Logo of Phnom Penh Post newspaper Phnom Penh Post - Helmet laws to be enforced on PPenh roads, police say

Helmet laws to be enforced on PPenh roads, police say

Helmet laws to be enforced on PPenh roads, police say

4-story-104.jpg
4-story-104.jpg

Motorists complain that traffic cops are simply being given a licence to extort as the number of finable offences increases

Photo by: TRACEY SHELTON

Traffic on Phnom Penh's Norodom Boulevard on Sunday. Traffic police will soon begin fining those without helmets.

POLICE will begin enforcing Cambodia's helmet law, which was included in a raft of traffic regulations passed in late 2006 as the government grappled with increasing chaos on the Kingdom's roads, Phnom Penh's top traffic cop said.

Since March, police have collected some US$5,000 in fines from motorists driving without rearview mirrors - the first regulation to be enforced under the new rules, said Municipal Traffic Police Chief Tin Prasoeur.

Motorcycle riders without a helmet will also be subject to the same 4,000 riel ($1) fine as those without mirrors, he said, adding that the law will be enforced in early 2009.

"We want all people to respect the law so that they can avoid traffic accidents," Tin Prasoeur said Sunday.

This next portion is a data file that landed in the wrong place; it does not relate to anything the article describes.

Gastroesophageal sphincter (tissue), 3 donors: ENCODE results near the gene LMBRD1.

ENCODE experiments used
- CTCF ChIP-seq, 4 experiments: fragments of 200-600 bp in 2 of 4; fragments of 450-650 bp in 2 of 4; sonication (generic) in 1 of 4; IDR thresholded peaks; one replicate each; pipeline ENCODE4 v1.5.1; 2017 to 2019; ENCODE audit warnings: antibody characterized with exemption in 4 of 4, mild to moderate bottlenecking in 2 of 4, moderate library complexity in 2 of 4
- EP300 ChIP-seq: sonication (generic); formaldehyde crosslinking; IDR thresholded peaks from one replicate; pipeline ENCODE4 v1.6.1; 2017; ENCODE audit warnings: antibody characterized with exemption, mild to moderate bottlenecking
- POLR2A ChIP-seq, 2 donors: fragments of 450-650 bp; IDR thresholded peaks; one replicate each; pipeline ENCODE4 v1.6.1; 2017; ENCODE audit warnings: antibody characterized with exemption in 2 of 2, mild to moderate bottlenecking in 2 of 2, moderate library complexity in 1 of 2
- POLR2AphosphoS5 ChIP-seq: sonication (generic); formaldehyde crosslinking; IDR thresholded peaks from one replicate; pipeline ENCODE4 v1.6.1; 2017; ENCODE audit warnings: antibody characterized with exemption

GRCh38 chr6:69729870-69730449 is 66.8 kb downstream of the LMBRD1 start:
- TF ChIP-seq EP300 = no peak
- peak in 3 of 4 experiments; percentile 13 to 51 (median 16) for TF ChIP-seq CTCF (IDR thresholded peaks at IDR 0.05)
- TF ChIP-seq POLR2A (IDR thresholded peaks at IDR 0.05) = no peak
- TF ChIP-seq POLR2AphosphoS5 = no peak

"Municipal authorities will run an education campaign before implementing the new fines. Radio and TV spots will be aired soon," he added.

On average, more than four people die each day on Cambodia's roads, according to figures from the NGO Handicap International Belgium.

But the new laws have only been haphazardly enforced, and motorists complain that they are just another chance for police to extort money from them, saying that the amount they are fined for minor offences is often more than the legal limit.

"The traffic police stopped me [and] demanded that I pay 6,000 riels," said university student Leang Chanla, who was fined for not having mirrors.

WE HAVE SUSPENDED MANY OF THEM FROM WORK FOR TAKING EXTRA MONEY.

"Their acts are not those of a law-enforcement officer, but of extorters."
Tin Prasoeur admitted that among the 500 traffic police in Phnom Penh there are some who fine people too much.

"We have suspended many of them from work for taking extra money from people," he said.

Traffic officers often say they take extra money to supplement their meagre incomes.

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